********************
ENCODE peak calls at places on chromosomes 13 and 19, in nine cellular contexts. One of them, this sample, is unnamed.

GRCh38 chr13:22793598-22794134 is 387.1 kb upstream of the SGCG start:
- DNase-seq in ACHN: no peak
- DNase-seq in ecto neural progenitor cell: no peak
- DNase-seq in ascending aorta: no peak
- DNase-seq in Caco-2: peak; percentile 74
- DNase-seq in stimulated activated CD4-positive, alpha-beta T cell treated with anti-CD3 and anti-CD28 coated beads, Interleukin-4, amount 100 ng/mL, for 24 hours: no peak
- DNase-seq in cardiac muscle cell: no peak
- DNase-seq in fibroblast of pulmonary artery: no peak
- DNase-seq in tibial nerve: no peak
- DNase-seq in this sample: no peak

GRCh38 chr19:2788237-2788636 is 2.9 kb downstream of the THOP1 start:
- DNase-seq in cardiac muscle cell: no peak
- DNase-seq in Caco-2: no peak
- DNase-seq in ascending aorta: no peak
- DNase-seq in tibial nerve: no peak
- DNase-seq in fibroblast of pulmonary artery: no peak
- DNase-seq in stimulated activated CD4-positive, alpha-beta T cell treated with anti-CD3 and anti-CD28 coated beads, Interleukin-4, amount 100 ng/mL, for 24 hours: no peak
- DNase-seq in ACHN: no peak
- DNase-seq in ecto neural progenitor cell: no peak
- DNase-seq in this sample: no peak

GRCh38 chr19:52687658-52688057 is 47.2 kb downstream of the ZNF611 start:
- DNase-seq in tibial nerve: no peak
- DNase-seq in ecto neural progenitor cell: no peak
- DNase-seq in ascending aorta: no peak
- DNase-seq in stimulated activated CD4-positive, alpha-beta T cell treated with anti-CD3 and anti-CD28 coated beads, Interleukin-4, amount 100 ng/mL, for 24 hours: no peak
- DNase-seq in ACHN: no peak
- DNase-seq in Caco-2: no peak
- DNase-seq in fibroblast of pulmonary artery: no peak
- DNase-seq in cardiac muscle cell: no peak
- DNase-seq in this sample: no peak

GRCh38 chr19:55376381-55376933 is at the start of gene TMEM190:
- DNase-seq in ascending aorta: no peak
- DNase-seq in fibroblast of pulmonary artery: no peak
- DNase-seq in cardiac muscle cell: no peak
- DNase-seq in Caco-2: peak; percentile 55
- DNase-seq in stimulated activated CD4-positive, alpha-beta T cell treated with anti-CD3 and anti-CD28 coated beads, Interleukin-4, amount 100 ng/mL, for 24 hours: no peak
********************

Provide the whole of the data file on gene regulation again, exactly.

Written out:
ENCODE peak calls at places on chromosomes 13 and 19, in nine cellular contexts. One of them, this sample, is unnamed.

GRCh38 chr13:22793598-22794134 is 387.1 kb upstream of the SGCG start:
- DNase-seq in ACHN: no peak
- DNase-seq in ecto neural progenitor cell: no peak
- DNase-seq in ascending aorta: no peak
- DNase-seq in Caco-2: peak; percentile 74
- DNase-seq in stimulated activated CD4-positive, alpha-beta T cell treated with anti-CD3 and anti-CD28 coated beads, Interleukin-4, amount 100 ng/mL, for 24 hours: no peak
- DNase-seq in cardiac muscle cell: no peak
- DNase-seq in fibroblast of pulmonary artery: no peak
- DNase-seq in tibial nerve: no peak
- DNase-seq in this sample: no peak

GRCh38 chr19:2788237-2788636 is 2.9 kb downstream of the THOP1 start:
- DNase-seq in cardiac muscle cell: no peak
- DNase-seq in Caco-2: no peak
- DNase-seq in ascending aorta: no peak
- DNase-seq in tibial nerve: no peak
- DNase-seq in fibroblast of pulmonary artery: no peak
- DNase-seq in stimulated activated CD4-positive, alpha-beta T cell treated with anti-CD3 and anti-CD28 coated beads, Interleukin-4, amount 100 ng/mL, for 24 hours: no peak
- DNase-seq in ACHN: no peak
- DNase-seq in ecto neural progenitor cell: no peak
- DNase-seq in this sample: no peak

GRCh38 chr19:52687658-52688057 is 47.2 kb downstream of the ZNF611 start:
- DNase-seq in tibial nerve: no peak
- DNase-seq in ecto neural progenitor cell: no peak
- DNase-seq in ascending aorta: no peak
- DNase-seq in stimulated activated CD4-positive, alpha-beta T cell treated with anti-CD3 and anti-CD28 coated beads, Interleukin-4, amount 100 ng/mL, for 24 hours: no peak
- DNase-seq in ACHN: no peak
- DNase-seq in Caco-2: no peak
- DNase-seq in fibroblast of pulmonary artery: no peak
- DNase-seq in cardiac muscle cell: no peak
- DNase-seq in this sample: no peak

GRCh38 chr19:55376381-55376933 is at the start of gene TMEM190:
- DNase-seq in ascending aorta: no peak
- DNase-seq in fibroblast of pulmonary artery: no peak
- DNase-seq in cardiac muscle cell: no peak
- DNase-seq in Caco-2: peak; percentile 55
- DNase-seq in stimulated activated CD4-positive, alpha-beta T cell treated with anti-CD3 and anti-CD28 coated beads, Interleukin-4, amount 100 ng/mL, for 24 hours: no peak